IT WAS DECIDED THAT THIS WAS THE FINAL MEETING OF THE SEASON (see separate note).
Chairman Richard Wright opened the meeting at 1030 a.m. and advised of two apologies. He reminded members of the April 28th A.G.M. and also the urgent need for nominations for the vacancies of Vice Chairman, Second Vice Chairman and Programme Secretary. Richard then updated members on current volatile situations with reference to the Stock Market (three positives in the F.T.S.E. 350 including Dignitas!!). There was also a Potato Decree from Buckingham Palace and Marathon Training advice for those in lock down situations as advised from Wuhan.
Today’s Speaker was Dr. David Allen, appearing for the first time at Forum, and whose talk was titled “London Livery and Freemen”.
In an unusual and intriguing start to his talk David had handed out laminated cards with a number and company name detailed. He started by informing members that he was a Freeman of the City of London and a member of the Worshipful Company of Tylers and Bricklayers . As a Freeman he told us of the three things that he could do… herd sheep (real or artificial) across London Bridge to Southwark Cathedral; carry an unsheathed sword in the City of London (not recommended in the current climate!) and in the event of being found guilty of treason or a major felony being hung with a silk rope. To achieve the status of a Freeman can only be through patrimony, good works or servitude.
The next part of the morning saw David call out a number and an audience member would then shout out the name and date of the Worshipful Company on his card. The Speaker then explained the background and rationale of that Livery Company with emphasis on its focus on maintaining high standards. Differentiation was made between ancient companies, now mostly ceremonial, and modern companies that still fulfil their function. There was a top twelve Livery Companies with the others ranking below them in importance. We heard, amongst many, about companies such as mercers, haberdashers, goldsmiths, grocers and drapers.
The talk concluded with questions being taken and it was clear that a very interesting and entertaining talk had been enjoyed by the members.
The Vote of Thanks on behalf of thirty attendees was given by Vice Chairman Peter Wilson.
Today’s meeting started at 1030 a.m. with Chairman Richard welcoming members and guests to our Open Meeting.
The speaker today was Teresa who was accompanied by her husband Robert from The Bilton Hogspital.
Teresa spoke about her work with Hedgehogs over a 25 years period. Richard set up the excellent visual aids.
Teresa explained the life cycle of hedgehogs and also about the injuries they sometimes suffered.
The talk was well illustrated with photographs. She did bring a live hedgehog which we saw for about ten minutes. This animal had been with them for rehabilitation and would be returned to its habitat this week.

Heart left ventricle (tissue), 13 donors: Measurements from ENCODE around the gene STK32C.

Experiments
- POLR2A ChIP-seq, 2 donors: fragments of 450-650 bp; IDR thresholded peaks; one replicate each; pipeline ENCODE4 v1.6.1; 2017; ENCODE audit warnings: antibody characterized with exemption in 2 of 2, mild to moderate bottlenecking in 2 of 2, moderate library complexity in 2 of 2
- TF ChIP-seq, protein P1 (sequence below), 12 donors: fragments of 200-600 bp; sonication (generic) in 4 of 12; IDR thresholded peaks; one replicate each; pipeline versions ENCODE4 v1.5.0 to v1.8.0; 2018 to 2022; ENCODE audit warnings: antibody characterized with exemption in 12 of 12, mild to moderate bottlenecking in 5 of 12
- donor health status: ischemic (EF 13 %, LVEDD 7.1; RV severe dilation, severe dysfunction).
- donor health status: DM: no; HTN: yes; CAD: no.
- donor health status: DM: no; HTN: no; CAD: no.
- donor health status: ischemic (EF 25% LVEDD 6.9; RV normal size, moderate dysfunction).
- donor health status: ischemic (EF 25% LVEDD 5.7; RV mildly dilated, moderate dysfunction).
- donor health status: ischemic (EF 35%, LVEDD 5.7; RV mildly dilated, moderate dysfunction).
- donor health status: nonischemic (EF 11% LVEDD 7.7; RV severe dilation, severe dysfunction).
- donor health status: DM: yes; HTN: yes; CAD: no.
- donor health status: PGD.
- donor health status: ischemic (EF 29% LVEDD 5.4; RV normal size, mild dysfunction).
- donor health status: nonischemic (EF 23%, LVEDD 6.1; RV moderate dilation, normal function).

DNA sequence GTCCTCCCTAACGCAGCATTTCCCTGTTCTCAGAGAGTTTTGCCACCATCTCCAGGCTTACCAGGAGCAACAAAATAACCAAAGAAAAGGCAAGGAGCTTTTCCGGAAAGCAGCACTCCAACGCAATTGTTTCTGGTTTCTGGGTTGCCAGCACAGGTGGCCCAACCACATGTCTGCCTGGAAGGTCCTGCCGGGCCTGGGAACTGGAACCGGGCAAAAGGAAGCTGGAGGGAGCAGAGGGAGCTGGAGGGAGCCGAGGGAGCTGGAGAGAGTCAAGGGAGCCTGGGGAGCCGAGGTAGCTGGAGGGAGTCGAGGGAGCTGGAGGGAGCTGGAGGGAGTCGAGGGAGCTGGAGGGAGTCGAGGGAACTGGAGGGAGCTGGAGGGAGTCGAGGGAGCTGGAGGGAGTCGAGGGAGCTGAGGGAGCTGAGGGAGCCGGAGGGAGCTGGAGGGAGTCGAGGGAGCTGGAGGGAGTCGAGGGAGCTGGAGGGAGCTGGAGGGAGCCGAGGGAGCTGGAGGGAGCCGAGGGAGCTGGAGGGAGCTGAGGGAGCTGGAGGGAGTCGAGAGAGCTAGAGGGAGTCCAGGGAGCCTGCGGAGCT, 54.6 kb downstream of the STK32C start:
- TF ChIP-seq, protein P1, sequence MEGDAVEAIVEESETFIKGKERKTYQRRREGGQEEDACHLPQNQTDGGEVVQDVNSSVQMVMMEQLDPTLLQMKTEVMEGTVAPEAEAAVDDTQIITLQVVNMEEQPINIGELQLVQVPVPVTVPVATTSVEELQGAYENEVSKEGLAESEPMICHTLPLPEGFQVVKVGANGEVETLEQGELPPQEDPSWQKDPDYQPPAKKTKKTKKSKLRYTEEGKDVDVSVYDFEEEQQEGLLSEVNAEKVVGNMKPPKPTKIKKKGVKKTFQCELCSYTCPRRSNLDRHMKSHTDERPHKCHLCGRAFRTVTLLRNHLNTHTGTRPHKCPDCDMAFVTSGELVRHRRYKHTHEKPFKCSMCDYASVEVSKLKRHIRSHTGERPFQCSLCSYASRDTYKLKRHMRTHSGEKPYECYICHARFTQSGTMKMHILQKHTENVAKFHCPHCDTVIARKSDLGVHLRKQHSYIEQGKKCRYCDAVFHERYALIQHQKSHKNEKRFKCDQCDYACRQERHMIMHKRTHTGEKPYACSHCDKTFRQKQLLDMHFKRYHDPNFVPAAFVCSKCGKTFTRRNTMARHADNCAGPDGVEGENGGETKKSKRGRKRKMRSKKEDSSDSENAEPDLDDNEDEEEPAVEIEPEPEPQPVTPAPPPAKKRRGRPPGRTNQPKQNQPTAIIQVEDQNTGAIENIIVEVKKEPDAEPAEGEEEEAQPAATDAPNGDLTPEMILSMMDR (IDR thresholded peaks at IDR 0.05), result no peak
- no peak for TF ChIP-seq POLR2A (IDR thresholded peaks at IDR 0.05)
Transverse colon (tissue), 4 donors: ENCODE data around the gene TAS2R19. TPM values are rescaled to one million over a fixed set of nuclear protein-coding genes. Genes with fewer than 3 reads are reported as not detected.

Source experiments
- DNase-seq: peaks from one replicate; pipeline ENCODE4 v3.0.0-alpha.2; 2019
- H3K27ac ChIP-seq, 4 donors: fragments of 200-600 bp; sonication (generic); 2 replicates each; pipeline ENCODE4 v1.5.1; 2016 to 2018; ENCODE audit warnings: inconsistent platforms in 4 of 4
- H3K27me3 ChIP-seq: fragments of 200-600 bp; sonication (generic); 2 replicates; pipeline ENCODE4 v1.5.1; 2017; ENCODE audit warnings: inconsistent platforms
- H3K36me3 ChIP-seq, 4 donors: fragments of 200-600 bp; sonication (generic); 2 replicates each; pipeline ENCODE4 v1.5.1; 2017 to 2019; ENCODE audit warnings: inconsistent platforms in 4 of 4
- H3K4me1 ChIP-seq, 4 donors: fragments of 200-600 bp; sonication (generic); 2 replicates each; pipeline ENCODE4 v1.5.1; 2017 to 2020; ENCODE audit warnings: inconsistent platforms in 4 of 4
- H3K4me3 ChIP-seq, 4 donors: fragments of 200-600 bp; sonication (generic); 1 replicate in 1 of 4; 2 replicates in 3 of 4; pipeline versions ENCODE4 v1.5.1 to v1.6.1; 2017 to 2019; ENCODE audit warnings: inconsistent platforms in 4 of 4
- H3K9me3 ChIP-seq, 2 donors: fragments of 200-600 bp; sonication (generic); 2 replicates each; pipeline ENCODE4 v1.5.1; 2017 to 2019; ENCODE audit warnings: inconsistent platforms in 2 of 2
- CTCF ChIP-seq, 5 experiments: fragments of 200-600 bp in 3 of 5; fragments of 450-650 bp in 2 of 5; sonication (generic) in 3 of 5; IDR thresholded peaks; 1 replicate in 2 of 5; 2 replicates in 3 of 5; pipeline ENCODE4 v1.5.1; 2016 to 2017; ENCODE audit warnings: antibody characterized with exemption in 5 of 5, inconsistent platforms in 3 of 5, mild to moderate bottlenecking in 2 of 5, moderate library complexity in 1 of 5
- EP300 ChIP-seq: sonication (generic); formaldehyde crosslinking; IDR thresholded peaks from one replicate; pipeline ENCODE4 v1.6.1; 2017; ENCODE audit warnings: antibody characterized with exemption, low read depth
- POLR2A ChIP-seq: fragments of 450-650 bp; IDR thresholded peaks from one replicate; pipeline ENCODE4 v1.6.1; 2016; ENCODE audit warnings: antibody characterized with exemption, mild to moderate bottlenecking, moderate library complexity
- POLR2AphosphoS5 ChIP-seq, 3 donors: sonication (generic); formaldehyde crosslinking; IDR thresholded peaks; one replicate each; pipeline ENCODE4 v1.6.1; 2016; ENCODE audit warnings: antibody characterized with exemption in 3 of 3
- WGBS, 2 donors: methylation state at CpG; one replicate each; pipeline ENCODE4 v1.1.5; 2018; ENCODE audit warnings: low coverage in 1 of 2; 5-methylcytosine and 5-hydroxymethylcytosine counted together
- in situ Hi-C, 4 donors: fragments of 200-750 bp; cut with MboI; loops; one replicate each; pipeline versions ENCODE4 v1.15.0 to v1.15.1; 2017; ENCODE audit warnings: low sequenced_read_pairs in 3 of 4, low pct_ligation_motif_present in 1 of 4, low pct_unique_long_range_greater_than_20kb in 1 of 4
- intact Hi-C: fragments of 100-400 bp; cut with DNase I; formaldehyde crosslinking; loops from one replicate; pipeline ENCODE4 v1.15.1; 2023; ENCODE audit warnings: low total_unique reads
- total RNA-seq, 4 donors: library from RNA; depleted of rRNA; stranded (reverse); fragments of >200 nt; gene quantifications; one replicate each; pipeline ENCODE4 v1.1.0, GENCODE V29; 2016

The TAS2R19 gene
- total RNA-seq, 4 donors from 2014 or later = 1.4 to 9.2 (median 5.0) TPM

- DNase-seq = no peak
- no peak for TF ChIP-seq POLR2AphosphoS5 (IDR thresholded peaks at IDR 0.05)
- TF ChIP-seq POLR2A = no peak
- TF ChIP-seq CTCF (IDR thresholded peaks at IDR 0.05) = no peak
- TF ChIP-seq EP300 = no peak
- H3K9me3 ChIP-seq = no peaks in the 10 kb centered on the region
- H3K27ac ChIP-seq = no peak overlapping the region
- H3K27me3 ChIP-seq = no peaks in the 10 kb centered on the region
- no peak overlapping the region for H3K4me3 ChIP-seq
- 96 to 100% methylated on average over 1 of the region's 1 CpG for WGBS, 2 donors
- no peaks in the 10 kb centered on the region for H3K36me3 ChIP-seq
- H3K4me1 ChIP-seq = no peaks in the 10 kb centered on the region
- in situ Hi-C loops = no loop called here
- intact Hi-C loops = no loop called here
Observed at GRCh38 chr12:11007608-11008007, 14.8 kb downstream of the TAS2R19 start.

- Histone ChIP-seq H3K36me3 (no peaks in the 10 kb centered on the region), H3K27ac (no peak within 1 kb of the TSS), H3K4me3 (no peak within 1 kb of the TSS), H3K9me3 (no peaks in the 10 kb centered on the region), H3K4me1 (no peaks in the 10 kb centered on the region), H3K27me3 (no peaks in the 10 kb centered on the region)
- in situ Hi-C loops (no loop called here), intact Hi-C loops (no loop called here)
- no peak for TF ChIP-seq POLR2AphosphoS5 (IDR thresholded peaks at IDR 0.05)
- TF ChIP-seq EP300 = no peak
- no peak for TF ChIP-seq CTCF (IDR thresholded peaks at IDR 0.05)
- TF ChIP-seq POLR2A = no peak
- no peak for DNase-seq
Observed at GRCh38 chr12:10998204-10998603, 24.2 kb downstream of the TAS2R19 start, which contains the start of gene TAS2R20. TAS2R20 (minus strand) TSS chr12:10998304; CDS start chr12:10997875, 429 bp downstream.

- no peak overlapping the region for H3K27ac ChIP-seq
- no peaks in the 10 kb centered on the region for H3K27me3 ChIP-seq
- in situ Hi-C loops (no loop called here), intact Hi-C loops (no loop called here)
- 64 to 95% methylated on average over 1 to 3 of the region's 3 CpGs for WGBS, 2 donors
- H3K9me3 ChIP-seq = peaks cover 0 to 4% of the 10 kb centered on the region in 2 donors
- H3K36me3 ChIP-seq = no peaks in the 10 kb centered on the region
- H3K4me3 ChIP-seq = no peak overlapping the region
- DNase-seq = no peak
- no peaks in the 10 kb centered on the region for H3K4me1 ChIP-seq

The main aim of the talk was to make us well aware of this wonderful animal at a time their numbers have plummeted. This once common garden friend is in serious trouble!
We can all help by taking part in Hedgehog Street. Hedgehogs can travel more than a mile each night in order to find enough food or a suitable mate, often passing through several gardens. So we need lots of volunteer Hedgehog Champions to rally the support of their neighbours and create streets full of interconnecting hedgehog-friendly gardens. Visit the website: www.hedgehogstreet.org to join in. For one example a gap of 13 x 13cm gives access to your garden. That is the size of a CD cover. The British Hedgehog Preservation Society provides a leaflet on Creating a Wildlife Garden.
Hibernation is a complicated and often perilous conservation strategy. It is not just ‘going to sleep.’ When asleep all bodily functions remain nearly normal; but in hibernation metabolism is almost at a standstill.
Towards the end of autumn, hedgehogs consider the best places to build nests (called hibernacula). Favourite sites are under hedges and roots of trees, in piles of brushwood, inside compost heaps or in old rabbit burrows and underneath timber buildings and sheds. You can see the dangers! For further information check out www,britishedgehogs.org.uk
Some hedgehogs live to the age of ten.
It was an enjoyable meeting which was well received by all. We now know how we can help this small endangered creature to survive.
The Bilton Hogspital is a private hedgehog rehabilitation facility based in the Bilton area of Harrogate. It is run by Teresa Marshall, who started caring for hedgehogs in this way in 1995. Although Teresa is listed as a hedgehog carer by the British Hedgehog Preservation Society, the Bilton Hogspital is completely independent, voluntary and unfunded.